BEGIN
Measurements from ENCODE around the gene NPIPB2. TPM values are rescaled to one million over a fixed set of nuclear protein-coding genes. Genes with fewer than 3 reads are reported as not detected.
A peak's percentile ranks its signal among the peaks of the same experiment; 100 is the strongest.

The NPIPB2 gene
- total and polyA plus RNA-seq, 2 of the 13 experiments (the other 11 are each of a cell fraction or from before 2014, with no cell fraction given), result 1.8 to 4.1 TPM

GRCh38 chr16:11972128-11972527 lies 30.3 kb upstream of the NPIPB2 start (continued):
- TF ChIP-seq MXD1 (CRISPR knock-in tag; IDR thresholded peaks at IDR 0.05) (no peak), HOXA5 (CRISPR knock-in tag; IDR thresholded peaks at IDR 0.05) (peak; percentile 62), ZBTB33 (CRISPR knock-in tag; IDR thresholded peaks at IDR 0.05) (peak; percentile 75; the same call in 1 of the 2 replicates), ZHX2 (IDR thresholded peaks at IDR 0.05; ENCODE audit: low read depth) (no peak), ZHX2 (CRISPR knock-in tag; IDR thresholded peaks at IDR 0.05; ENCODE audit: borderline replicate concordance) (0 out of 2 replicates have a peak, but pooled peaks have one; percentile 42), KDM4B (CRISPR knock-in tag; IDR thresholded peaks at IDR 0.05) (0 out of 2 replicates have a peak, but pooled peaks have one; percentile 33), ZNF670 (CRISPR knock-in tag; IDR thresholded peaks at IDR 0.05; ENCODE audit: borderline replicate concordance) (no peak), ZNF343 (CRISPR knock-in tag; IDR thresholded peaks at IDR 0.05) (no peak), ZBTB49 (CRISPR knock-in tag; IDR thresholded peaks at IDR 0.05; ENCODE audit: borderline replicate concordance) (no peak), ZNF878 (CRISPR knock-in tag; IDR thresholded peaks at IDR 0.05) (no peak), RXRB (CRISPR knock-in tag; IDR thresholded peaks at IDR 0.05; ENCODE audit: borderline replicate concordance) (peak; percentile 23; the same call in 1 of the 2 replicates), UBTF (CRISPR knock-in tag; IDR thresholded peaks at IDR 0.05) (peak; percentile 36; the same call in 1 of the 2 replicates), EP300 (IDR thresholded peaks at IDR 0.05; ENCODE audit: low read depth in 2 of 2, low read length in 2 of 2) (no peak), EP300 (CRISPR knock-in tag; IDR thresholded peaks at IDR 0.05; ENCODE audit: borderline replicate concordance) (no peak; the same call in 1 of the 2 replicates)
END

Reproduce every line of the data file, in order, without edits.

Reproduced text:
Measurements from ENCODE around the gene NPIPB2. TPM values are rescaled to one million over a fixed set of nuclear protein-coding genes. Genes with fewer than 3 reads are reported as not detected.
A peak's percentile ranks its signal among the peaks of the same experiment; 100 is the strongest.

The NPIPB2 gene
- total and polyA plus RNA-seq, 2 of the 13 experiments (the other 11 are each of a cell fraction or from before 2014, with no cell fraction given), result 1.8 to 4.1 TPM

GRCh38 chr16:11972128-11972527 lies 30.3 kb upstream of the NPIPB2 start (continued):
- TF ChIP-seq MXD1 (CRISPR knock-in tag; IDR thresholded peaks at IDR 0.05) (no peak), HOXA5 (CRISPR knock-in tag; IDR thresholded peaks at IDR 0.05) (peak; percentile 62), ZBTB33 (CRISPR knock-in tag; IDR thresholded peaks at IDR 0.05) (peak; percentile 75; the same call in 1 of the 2 replicates), ZHX2 (IDR thresholded peaks at IDR 0.05; ENCODE audit: low read depth) (no peak), ZHX2 (CRISPR knock-in tag; IDR thresholded peaks at IDR 0.05; ENCODE audit: borderline replicate concordance) (0 out of 2 replicates have a peak, but pooled peaks have one; percentile 42), KDM4B (CRISPR knock-in tag; IDR thresholded peaks at IDR 0.05) (0 out of 2 replicates have a peak, but pooled peaks have one; percentile 33), ZNF670 (CRISPR knock-in tag; IDR thresholded peaks at IDR 0.05; ENCODE audit: borderline replicate concordance) (no peak), ZNF343 (CRISPR knock-in tag; IDR thresholded peaks at IDR 0.05) (no peak), ZBTB49 (CRISPR knock-in tag; IDR thresholded peaks at IDR 0.05; ENCODE audit: borderline replicate concordance) (no peak), ZNF878 (CRISPR knock-in tag; IDR thresholded peaks at IDR 0.05) (no peak), RXRB (CRISPR knock-in tag; IDR thresholded peaks at IDR 0.05; ENCODE audit: borderline replicate concordance) (peak; percentile 23; the same call in 1 of the 2 replicates), UBTF (CRISPR knock-in tag; IDR thresholded peaks at IDR 0.05) (peak; percentile 36; the same call in 1 of the 2 replicates), EP300 (IDR thresholded peaks at IDR 0.05; ENCODE audit: low read depth in 2 of 2, low read length in 2 of 2) (no peak), EP300 (CRISPR knock-in tag; IDR thresholded peaks at IDR 0.05; ENCODE audit: borderline replicate concordance) (no peak; the same call in 1 of the 2 replicates)